Three poems … ethos, love and thought

The Oxford Book of Story Poems was the prescribed one and many may surely remember reading it in school. There were other books that had a colonial ting to it like ‘Arithmetic for the Overseas Students’, or books specifically for the colonies and dominions.

Of all the books the one on poetry impressed me the most. Here are some poems from the book that perhaps is still taught and lingers in your memories.

roadnot takenThe Road Not Taken by Robert Frost This poem has an emotion, an ethos to it that is shared by those who fight for a cause. I say this as I once read a PLO (Palestinian liberation Organization) activist  being impressed by this poem, along with Love me tender, love me sweet by Elvis Presley. There is a shared pathos. One can draw inspiration from this poem, as it suggests the idea of doing what you have not done before and becoming adventurous in life. Many of us have experienced standing at crossroads and making a choice. Human tendency is to take the beaten path, but doing something different still makes you live another day. Inspirational, motivating and well chosen words make this poem an excellent string of words to look at life differently.

The last stanza of the poem stands out to make a great suggestion:

I shall be telling this with a sigh
Somewhere ages and ages hence:
Two roads diverged in a wood, and I–
I took the one less traveled by,
And that has made all the difference

To a Skylark by PB Shelly This is a long and philosophical poem. While much of it is pbshellybetter read, there are a few lines one can quote in context  with a glass of wine. Human desire to want, or to be part of the environment is often with some falsehood. In an era of canned laughter, or laughter elicited to justify the purchase of a ticket to a show there is some pain behind our happiest times. (I observe this in comedy shows and wonder why everyone is laughing at something that barely qualifies as funny … a personal choice I guess). Memorise these lines they reel off smoothly …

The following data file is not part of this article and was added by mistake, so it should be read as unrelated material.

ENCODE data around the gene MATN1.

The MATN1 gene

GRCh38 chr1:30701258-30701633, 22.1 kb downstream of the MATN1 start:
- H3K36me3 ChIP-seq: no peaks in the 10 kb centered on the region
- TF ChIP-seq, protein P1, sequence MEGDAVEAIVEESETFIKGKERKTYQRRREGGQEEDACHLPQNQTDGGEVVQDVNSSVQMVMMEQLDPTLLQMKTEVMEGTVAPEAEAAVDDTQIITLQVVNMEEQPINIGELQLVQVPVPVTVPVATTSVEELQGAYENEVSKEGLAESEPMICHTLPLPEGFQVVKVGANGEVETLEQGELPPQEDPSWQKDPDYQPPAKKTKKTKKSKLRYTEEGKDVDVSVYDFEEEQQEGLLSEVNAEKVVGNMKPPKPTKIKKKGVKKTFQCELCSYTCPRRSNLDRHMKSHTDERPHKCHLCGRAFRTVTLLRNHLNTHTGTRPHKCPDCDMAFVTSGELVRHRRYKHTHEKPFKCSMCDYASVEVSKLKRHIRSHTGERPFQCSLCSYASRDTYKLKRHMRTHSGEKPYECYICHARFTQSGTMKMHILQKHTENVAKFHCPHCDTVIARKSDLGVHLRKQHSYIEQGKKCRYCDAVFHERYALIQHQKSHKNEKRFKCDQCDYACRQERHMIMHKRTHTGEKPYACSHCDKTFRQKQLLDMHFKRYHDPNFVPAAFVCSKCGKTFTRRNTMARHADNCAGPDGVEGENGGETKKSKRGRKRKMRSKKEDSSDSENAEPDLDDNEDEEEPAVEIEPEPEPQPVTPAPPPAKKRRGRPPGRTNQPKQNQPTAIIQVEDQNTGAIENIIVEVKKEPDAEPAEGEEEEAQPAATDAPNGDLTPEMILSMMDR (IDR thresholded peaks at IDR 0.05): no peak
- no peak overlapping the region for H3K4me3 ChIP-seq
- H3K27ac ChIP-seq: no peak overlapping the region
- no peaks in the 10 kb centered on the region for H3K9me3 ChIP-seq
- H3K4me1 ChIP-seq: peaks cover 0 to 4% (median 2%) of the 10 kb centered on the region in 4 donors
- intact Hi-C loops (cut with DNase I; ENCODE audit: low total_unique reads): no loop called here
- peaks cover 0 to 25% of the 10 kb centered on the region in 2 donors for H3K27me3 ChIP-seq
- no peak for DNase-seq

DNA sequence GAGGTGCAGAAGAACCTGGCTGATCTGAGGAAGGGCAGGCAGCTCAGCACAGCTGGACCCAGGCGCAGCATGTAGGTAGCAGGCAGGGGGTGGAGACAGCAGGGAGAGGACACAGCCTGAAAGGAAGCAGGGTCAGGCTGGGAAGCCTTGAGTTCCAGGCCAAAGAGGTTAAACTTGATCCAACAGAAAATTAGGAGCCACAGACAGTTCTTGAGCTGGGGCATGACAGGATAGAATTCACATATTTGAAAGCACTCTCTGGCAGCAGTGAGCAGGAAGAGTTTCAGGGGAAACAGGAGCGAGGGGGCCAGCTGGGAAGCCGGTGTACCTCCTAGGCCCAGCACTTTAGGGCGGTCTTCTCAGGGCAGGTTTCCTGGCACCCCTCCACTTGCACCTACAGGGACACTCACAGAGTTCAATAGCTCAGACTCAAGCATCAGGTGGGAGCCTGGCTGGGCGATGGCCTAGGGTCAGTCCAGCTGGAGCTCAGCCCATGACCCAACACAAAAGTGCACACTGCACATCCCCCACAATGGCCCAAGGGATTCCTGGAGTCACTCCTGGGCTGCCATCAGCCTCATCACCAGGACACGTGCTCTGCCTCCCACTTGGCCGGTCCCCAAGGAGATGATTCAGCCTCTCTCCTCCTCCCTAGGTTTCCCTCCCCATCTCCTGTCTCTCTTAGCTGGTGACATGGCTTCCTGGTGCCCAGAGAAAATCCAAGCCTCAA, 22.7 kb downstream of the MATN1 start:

We look before and after,
And pine for what is not:
Our sincerest laughter
With some pain is fraught;
Our sweetest songs are those that tell of saddest thought.

odeon solituteOde on Solitude by Alexander Pope, one of the greatest poets. This poem generates some happiness; only if one has those few acres … I have often quoted these lines, whenever I chose the road less trodden, and when I had some acres. Now I don’t have those acres, but the thought can be satisfying. Pastoral and peaceful.


Happy the man, whose wish and care
A few paternal acres bound,
Content to breathe his native air,
In his own ground.

However, the last lines can be quite a nosedive for someone who wants to promote themselves, be competitive and look at life in a sanguine way. In any case poetry attracts a set of people who look at life in a more contented way. Here are the lines:

Thus let me live, unseen, unknown;
Thus unlamented let me dye;
Steal from the world, and not a stone
Tell where I lye.

There is poetry in everything in life. It can be enriching to read and feel the sentiments of others through poetry. It evokes the same brain activity as anything that gives the feeling of satisfaction. Can you imagine a world without it.

Every language and culture has it as the engine that drives a sense of nationalism, patriotism or even melancholy or lament. All important facets of life.


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